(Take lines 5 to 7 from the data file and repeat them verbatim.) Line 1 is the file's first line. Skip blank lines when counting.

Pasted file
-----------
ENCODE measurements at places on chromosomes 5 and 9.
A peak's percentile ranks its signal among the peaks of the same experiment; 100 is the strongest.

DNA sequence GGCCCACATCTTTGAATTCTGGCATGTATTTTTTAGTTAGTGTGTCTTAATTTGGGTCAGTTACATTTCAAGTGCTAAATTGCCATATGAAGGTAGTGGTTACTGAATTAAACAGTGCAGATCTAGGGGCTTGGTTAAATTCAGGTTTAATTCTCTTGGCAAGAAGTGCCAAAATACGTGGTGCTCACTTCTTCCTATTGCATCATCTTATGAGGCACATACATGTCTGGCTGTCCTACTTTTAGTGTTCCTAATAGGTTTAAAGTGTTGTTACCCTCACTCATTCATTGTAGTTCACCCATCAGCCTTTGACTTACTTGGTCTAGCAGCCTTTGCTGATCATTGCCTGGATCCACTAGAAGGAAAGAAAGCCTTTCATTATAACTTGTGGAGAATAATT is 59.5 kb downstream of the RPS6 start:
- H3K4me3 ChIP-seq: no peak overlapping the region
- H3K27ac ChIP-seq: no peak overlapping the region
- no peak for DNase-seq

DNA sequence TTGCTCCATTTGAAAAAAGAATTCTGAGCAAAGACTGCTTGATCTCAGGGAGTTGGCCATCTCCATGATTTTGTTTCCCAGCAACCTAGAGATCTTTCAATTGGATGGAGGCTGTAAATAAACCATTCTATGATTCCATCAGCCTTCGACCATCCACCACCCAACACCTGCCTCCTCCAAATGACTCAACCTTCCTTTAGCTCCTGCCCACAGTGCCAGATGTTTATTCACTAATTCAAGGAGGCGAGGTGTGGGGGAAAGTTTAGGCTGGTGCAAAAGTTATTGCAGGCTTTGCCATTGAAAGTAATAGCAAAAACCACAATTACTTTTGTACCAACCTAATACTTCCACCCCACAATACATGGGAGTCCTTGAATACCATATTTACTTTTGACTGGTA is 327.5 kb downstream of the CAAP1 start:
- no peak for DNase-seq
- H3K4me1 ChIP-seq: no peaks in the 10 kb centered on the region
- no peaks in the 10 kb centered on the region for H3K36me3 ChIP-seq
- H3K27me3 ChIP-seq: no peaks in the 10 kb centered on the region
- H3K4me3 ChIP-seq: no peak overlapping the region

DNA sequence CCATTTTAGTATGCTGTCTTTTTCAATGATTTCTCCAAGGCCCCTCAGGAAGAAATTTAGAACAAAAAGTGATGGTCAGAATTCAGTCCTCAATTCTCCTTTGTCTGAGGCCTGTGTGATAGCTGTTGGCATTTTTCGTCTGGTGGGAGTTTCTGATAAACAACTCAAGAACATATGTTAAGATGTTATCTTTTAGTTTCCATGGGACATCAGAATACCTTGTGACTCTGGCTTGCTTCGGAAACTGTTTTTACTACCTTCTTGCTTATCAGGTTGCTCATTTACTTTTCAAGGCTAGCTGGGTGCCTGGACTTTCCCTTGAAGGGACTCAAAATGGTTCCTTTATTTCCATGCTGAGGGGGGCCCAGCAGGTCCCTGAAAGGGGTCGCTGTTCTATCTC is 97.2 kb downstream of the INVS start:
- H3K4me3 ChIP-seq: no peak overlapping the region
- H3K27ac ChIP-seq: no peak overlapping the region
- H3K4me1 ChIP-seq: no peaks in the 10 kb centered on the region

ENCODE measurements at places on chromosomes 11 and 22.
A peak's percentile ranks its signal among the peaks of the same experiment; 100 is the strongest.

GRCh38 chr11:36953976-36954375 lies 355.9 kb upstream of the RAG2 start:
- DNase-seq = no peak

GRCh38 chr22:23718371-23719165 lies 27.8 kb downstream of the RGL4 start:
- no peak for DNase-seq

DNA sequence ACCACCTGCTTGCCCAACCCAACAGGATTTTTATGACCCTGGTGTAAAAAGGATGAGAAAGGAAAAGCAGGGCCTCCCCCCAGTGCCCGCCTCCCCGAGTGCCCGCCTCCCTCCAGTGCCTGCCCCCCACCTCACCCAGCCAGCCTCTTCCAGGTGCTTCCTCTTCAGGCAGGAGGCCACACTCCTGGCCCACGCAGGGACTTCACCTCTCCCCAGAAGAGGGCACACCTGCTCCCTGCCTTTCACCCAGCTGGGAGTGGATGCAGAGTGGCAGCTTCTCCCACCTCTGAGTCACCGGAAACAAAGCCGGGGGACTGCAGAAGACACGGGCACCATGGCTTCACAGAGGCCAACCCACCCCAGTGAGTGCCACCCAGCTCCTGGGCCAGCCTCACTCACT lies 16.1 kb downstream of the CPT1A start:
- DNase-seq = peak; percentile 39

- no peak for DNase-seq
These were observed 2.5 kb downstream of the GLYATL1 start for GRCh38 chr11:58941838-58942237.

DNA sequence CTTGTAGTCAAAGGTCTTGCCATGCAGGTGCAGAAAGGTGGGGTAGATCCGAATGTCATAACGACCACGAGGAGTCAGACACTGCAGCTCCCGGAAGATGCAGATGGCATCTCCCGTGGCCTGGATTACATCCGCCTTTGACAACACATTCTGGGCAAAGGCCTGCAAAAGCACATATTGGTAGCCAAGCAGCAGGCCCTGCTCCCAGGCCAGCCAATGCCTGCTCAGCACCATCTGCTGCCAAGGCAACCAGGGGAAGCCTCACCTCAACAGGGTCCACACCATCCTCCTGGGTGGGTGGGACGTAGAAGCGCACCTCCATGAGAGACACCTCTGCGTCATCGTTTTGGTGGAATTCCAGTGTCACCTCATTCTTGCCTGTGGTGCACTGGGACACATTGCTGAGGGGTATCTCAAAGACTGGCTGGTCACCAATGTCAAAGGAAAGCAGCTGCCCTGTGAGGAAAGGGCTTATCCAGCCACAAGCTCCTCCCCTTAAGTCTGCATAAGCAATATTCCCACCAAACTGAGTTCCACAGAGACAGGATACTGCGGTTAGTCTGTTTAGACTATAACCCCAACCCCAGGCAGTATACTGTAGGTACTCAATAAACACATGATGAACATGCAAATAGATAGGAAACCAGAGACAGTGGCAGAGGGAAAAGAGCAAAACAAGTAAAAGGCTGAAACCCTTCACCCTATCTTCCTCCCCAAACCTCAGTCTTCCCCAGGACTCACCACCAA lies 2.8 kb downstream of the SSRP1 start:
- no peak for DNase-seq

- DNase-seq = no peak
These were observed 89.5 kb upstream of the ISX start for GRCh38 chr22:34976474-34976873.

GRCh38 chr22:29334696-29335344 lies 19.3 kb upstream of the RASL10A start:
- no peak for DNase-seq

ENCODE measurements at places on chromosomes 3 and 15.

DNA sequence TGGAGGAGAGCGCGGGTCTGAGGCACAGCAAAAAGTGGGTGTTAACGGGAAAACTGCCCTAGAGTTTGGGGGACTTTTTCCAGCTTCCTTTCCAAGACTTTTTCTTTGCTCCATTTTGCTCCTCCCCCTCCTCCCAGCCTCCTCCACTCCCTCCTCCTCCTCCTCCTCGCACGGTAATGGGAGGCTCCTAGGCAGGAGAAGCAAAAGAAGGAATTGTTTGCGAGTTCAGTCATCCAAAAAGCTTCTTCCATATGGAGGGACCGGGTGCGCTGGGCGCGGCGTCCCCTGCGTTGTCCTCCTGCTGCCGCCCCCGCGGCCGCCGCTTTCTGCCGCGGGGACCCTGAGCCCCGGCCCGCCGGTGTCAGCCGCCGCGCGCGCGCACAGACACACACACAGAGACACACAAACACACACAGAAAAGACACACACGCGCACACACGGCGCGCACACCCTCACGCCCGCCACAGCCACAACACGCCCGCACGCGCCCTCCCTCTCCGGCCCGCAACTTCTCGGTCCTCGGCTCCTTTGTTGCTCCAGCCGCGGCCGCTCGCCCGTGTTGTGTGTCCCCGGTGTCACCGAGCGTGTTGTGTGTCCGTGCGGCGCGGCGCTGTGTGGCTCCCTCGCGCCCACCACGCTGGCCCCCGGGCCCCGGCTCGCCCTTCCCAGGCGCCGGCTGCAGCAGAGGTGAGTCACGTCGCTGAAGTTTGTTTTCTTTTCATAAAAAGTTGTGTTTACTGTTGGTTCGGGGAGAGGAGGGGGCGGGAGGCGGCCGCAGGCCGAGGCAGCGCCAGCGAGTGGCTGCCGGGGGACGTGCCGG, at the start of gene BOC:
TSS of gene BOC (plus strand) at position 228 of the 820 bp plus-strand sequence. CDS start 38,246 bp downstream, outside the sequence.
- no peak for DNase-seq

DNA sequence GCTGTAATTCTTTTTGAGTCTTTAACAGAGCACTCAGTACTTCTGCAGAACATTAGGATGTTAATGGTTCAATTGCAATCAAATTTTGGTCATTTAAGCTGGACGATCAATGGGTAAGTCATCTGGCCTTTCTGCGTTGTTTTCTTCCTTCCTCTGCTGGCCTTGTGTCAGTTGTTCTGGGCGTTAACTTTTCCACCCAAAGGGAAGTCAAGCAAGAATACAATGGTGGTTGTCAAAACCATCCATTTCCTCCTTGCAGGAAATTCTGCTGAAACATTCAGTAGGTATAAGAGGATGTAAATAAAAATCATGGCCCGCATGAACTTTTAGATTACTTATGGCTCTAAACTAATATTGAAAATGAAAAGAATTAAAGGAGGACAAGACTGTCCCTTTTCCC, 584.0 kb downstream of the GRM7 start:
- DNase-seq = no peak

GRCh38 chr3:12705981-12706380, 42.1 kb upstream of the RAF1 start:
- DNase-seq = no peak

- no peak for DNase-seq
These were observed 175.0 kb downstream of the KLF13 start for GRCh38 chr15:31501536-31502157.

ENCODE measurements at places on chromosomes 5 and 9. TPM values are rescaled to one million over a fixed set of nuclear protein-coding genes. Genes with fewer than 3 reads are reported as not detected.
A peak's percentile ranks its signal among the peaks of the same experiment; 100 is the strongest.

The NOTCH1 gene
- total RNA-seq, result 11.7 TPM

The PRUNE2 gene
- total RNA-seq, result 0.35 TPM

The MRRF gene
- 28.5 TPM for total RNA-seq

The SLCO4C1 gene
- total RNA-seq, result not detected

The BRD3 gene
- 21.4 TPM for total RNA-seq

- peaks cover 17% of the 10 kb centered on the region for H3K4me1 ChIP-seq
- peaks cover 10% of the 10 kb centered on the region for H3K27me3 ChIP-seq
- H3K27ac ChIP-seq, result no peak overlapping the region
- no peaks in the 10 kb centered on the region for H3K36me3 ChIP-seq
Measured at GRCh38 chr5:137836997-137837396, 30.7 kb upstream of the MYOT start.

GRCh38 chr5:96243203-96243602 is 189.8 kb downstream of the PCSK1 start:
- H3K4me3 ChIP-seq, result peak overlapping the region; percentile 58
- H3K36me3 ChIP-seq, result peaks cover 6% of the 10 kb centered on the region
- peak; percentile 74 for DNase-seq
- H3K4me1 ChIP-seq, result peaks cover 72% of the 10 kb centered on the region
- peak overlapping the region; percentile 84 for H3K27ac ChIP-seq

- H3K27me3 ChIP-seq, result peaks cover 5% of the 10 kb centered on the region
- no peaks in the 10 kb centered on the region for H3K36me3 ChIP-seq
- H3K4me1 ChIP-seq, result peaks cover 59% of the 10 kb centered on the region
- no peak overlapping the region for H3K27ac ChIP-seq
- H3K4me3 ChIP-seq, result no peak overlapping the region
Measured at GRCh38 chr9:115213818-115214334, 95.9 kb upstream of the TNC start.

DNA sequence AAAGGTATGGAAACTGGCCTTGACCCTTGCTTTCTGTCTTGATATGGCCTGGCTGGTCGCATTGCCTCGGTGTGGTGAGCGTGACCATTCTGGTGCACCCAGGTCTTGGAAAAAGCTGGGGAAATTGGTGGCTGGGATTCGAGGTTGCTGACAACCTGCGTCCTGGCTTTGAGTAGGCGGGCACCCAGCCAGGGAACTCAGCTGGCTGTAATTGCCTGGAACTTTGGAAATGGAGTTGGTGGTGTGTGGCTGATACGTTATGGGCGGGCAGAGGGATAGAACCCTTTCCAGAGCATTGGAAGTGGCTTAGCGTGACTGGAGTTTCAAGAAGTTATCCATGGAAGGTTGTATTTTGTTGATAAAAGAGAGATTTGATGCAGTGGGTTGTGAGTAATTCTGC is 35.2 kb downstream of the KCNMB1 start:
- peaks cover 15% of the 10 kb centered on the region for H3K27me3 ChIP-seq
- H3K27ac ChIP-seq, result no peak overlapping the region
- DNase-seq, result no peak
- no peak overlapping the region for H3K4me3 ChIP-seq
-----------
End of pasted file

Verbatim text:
- H3K27ac ChIP-seq: no peak overlapping the region
- no peak for DNase-seq

DNA sequence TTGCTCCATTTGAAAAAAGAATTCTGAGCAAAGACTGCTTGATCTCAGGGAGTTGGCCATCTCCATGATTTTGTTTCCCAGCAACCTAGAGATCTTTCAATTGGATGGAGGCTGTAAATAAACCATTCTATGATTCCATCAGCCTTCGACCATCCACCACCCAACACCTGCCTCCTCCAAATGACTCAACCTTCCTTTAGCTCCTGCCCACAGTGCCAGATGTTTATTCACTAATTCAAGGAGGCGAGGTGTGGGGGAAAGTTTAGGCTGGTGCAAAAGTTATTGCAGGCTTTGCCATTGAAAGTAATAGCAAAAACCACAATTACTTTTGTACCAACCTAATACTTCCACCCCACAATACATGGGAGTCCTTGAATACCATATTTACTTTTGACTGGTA is 327.5 kb downstream of the CAAP1 start: